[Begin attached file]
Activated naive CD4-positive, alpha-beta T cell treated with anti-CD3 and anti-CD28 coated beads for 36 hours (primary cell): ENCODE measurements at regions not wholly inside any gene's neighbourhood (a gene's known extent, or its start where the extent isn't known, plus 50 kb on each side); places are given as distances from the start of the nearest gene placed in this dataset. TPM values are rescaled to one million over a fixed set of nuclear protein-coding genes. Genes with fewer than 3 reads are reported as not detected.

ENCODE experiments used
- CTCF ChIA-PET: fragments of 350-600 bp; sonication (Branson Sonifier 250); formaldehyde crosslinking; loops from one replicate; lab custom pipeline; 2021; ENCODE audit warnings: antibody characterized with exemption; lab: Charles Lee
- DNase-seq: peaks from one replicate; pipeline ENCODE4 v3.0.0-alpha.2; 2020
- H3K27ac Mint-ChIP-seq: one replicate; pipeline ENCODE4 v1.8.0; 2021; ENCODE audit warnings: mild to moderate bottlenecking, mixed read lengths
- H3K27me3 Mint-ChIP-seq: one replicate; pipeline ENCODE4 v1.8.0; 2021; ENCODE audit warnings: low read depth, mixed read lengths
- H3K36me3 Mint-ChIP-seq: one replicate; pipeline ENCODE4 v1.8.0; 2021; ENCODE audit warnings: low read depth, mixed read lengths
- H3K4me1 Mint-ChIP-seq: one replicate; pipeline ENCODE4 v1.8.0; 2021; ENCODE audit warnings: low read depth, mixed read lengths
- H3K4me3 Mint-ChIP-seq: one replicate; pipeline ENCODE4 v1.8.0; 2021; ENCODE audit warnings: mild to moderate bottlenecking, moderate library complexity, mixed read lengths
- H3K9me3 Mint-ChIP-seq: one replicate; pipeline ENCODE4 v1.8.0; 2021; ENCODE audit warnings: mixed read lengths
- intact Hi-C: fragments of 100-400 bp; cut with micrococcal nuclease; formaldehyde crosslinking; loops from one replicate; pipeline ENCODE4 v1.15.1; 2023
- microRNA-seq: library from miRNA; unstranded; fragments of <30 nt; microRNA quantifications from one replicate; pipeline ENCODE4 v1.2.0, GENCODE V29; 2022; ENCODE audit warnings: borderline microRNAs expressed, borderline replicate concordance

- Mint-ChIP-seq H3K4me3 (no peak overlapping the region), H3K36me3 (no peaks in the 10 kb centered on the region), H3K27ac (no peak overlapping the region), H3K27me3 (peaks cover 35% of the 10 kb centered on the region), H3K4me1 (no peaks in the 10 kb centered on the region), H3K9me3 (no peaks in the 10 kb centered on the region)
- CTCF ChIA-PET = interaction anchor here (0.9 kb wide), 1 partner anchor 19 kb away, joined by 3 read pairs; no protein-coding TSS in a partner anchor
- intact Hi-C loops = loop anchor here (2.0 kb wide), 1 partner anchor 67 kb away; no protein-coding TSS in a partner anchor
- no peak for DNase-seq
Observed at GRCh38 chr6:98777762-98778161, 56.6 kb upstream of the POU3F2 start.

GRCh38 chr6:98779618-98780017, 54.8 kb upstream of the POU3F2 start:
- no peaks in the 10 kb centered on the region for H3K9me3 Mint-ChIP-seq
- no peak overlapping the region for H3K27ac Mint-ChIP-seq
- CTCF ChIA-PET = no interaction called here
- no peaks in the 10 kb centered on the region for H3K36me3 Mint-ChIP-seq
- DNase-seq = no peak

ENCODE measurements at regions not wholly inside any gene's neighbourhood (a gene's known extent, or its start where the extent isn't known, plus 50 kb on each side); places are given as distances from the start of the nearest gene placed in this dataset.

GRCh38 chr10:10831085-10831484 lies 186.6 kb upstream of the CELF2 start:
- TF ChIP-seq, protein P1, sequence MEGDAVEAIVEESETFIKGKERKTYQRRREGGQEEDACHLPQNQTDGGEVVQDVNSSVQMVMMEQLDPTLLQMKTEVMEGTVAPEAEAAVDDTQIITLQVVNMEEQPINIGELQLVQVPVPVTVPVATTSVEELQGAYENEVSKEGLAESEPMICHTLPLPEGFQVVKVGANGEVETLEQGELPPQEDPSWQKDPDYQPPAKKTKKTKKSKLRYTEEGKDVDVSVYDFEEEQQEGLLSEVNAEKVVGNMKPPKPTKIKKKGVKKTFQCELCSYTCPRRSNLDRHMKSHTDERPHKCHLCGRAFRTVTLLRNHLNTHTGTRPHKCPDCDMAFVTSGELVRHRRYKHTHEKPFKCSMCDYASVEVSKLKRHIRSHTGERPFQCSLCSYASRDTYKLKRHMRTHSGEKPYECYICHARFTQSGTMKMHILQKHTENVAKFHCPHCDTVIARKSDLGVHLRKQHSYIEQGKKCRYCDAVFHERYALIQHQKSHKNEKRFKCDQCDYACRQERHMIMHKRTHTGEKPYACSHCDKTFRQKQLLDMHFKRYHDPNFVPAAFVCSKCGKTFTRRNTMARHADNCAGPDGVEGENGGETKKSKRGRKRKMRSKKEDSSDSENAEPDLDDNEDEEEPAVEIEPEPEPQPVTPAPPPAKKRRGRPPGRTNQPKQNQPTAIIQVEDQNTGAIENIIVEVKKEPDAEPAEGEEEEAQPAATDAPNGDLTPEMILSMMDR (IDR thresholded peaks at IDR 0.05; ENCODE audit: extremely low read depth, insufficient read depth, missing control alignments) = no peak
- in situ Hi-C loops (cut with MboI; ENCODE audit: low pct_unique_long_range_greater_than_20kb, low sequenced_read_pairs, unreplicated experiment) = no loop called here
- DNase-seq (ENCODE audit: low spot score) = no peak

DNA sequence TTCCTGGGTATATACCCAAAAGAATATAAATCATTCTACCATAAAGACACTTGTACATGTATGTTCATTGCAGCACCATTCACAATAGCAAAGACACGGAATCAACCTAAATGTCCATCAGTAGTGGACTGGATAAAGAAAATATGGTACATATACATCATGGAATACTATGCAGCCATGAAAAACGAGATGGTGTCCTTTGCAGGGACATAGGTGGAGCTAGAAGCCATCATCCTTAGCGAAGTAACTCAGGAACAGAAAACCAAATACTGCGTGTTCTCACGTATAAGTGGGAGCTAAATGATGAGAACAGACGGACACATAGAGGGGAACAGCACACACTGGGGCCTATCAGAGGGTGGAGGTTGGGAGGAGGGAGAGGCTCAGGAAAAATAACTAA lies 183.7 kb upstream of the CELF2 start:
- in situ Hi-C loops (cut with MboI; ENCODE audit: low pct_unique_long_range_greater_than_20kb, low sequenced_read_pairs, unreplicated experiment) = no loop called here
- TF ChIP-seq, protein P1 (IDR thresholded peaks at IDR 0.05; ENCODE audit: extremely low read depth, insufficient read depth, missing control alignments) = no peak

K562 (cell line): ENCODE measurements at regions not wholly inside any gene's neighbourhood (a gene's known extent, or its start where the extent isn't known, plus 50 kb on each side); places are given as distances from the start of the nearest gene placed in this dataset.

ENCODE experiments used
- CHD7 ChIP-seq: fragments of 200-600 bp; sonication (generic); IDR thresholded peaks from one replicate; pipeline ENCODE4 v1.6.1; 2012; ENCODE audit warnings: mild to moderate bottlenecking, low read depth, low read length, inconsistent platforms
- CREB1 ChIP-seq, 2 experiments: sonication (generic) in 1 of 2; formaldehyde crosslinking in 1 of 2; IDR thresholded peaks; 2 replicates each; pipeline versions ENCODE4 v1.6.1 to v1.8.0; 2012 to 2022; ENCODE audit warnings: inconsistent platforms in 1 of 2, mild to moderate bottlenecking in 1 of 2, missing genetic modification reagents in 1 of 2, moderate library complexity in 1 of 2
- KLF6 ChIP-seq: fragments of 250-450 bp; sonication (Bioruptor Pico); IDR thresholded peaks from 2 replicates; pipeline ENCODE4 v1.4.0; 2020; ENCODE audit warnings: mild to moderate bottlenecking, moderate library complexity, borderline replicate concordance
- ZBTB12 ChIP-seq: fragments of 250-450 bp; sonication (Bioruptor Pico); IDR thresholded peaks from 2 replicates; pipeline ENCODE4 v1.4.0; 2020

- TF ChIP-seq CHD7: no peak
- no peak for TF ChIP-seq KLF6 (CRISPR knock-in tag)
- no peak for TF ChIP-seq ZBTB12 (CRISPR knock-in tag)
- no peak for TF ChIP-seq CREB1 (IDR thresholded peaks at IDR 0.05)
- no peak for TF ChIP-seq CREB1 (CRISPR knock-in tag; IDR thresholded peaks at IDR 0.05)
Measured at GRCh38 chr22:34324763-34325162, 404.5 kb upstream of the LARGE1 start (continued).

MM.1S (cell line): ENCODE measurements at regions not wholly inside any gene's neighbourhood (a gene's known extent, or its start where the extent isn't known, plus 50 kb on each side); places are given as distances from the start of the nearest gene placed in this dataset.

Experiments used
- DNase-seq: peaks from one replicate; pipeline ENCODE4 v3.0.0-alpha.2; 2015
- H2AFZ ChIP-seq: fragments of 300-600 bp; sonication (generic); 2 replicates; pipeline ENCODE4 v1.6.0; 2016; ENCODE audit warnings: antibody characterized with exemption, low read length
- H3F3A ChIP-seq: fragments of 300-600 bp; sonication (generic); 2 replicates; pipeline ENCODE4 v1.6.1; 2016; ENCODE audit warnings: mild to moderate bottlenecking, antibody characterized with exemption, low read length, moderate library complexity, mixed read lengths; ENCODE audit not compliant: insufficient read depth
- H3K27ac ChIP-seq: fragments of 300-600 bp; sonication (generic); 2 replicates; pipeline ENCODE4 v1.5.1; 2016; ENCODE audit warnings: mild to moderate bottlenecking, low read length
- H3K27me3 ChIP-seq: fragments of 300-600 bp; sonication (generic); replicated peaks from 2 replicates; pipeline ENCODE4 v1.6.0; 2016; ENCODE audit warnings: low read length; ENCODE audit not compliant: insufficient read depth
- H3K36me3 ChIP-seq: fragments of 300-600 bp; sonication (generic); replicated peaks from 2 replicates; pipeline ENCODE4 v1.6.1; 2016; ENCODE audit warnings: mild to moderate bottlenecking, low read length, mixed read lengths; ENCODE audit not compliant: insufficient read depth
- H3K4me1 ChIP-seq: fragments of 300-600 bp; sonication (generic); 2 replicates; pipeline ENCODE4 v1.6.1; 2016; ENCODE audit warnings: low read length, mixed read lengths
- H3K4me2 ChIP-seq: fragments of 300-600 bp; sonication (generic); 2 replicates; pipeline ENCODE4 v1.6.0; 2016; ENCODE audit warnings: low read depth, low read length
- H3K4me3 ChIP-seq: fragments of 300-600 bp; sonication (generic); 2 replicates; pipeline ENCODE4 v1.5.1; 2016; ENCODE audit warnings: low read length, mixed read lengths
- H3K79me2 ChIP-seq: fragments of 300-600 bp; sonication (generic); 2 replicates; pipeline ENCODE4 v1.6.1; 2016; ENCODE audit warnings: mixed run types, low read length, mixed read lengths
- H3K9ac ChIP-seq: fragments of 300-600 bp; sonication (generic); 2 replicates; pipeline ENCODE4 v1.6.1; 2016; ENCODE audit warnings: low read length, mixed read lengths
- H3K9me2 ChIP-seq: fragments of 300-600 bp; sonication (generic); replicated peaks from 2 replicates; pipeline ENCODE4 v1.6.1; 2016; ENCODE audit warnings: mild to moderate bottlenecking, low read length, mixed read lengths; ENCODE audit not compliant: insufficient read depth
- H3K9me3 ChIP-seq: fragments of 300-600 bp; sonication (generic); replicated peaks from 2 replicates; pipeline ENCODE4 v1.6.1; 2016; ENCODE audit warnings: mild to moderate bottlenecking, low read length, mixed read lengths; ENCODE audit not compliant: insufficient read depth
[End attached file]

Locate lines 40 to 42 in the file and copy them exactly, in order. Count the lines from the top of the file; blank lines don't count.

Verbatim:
- no peak for TF ChIP-seq ZBTB12 (CRISPR knock-in tag)
- no peak for TF ChIP-seq CREB1 (IDR thresholded peaks at IDR 0.05)
- no peak for TF ChIP-seq CREB1 (CRISPR knock-in tag; IDR thresholded peaks at IDR 0.05)